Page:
Triple bottom or the bottom falls out? If the S&P 500 is able to hold above 2,604 and bounce bac...
Steady As She Goes
01/04/2010 12:30 pm EST
Jim Stack, president of Stack Financial Management and editor of InvesTech Research, says the big early gains are over, but the bull market will continue in 2010.
As we look back at the past 12 months, this has indeed been a volatile period for the stock market. Yet from a performance standpoint, it has actually turned out to be a good year—a very good year!
With all the volatility, this has not been an easy year to navigate! The market rebounded sharply off the March low, yet psychologically, this shift in focus away from a bear market defense was difficult for most investors. The economy was mired deep in a recession and unemployment was rising with no end in sight.
While new bull markets always climb a wall of worry, this one was particularly formidable. It’s no surprise that many investors, and even professionals, remained on the sidelines.
We faced some tough decisions in increasing allocation last spring. Now, as we approach year end, the InvesTech Model Portfolio is up about 24% year to date—which is in line with gains in the major market averages, but with far less volatility. Most important, our portfolio has fully recovered 100% of its bear market losses.
As one might expect, the rally off the market bottom was led by speculation in battered financial stocks. Since the March 9th low, the financial sector has gained a whopping 131% [despite] increasing bank failures and unrelenting credit market troubles. That’s hardly a full recovery, as this sector is still down 60% from its peak.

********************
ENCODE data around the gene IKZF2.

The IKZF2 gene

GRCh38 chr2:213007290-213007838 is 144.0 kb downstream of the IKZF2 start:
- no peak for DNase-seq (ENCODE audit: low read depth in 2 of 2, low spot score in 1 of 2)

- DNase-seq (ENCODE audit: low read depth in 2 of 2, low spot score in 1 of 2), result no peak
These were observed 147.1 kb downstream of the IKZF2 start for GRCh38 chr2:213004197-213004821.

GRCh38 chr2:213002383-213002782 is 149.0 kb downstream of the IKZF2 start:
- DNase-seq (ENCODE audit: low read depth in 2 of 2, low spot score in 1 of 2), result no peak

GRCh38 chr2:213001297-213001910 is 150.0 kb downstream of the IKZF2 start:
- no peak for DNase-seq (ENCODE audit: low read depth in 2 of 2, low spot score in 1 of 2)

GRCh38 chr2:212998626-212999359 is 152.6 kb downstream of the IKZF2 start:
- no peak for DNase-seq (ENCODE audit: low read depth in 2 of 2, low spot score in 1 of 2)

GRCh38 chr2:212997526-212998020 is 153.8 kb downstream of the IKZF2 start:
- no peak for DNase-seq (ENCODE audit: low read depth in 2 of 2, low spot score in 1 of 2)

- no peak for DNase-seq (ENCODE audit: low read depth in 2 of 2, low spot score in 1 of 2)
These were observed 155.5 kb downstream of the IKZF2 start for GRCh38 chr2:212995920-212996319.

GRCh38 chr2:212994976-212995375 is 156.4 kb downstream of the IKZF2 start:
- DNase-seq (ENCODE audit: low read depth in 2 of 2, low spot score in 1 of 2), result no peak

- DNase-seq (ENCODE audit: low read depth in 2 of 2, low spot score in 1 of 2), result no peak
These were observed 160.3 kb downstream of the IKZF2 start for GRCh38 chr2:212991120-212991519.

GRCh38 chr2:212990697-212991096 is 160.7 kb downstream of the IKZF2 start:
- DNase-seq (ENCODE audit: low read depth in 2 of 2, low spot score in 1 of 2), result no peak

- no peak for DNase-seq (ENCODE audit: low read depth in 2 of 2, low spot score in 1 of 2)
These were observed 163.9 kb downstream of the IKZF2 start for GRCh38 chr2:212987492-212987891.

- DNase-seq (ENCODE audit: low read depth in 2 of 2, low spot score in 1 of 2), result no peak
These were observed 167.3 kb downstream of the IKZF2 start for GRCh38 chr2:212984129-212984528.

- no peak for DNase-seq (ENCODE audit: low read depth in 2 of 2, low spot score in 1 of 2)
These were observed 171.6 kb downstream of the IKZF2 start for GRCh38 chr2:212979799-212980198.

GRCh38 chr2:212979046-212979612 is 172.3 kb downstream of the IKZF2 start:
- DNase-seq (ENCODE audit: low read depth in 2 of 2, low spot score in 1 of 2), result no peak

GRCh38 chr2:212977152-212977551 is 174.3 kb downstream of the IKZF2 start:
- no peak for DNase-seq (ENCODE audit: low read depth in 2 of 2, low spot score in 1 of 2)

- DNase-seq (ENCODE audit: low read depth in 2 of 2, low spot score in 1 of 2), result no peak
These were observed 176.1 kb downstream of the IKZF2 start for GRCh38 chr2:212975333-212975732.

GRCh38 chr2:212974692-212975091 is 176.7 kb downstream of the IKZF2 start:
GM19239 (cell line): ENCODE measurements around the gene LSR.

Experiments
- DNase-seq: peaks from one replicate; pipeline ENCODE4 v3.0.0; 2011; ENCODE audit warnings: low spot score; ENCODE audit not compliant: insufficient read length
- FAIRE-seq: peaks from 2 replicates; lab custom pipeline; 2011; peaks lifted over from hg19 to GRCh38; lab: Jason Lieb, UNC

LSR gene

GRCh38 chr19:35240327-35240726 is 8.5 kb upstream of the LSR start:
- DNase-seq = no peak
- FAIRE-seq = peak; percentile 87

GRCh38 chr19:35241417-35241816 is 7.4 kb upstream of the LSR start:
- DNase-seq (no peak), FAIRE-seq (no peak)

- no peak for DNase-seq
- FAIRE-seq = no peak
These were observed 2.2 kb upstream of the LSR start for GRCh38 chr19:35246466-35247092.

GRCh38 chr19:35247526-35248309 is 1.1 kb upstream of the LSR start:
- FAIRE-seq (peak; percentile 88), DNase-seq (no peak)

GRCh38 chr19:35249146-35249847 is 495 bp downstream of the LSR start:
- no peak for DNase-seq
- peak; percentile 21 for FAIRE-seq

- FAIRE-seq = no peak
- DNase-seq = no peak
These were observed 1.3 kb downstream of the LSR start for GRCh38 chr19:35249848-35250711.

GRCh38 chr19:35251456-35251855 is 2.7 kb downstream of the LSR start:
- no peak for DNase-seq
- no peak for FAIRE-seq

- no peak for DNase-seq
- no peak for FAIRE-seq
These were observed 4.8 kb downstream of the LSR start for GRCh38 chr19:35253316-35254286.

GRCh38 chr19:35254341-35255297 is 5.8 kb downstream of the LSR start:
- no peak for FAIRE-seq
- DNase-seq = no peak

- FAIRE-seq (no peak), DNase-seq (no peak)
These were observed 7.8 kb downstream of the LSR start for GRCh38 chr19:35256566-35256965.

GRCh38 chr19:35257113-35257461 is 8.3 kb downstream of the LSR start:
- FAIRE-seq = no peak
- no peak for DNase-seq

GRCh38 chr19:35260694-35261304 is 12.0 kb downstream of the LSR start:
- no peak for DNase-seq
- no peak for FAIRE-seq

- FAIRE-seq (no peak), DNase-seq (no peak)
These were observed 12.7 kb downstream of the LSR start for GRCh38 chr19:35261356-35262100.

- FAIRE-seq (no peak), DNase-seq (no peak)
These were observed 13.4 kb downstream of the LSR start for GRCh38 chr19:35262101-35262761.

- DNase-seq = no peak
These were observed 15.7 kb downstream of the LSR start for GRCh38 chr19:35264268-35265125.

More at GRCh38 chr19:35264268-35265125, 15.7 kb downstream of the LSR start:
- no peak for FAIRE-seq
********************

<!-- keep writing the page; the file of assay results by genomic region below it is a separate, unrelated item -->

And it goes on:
Other traditional early bull market sectors—including consumer discretionary, industrials, materials, and information technology—have also outperformed the index over the last nine months.
Expect 2010 to be less volatile, but every bit as challenging and definitely more selective. The economy is stabilizing, but the recovery is not robust. And, as demonstrated by the recent Dubai credit problems, there are still residual risks in the global credit markets.
Also, the massive US stimulus has opened the door to rising deficits, a falling dollar, and potential inflation. Nonetheless, this bull market still deserves every benefit of doubt as we navigate a fragile, but developing, recovery.
Our recommended plan of action at this point remains unchanged:
- Use a safety-first strategy, which includes maintaining a balance between higher- growth or cyclical companies and core defensive stocks or sectors.
- Any additions or changes should focus on value. Look for companies with strong financial pictures, good growth opportunities and attractive valuations.
- Continue to avoid areas of higher risk, including financials and mortgage-related investments. These have rallied strongly off deeply depressed levels, but they are still vulnerable.
While we remain vigilant for any warning flags that would dictate a move to a more defensive position, the technical and fundamental picture at this stage is stable, and changes to the portfolio will likely be minor sector or allocation adjustments.
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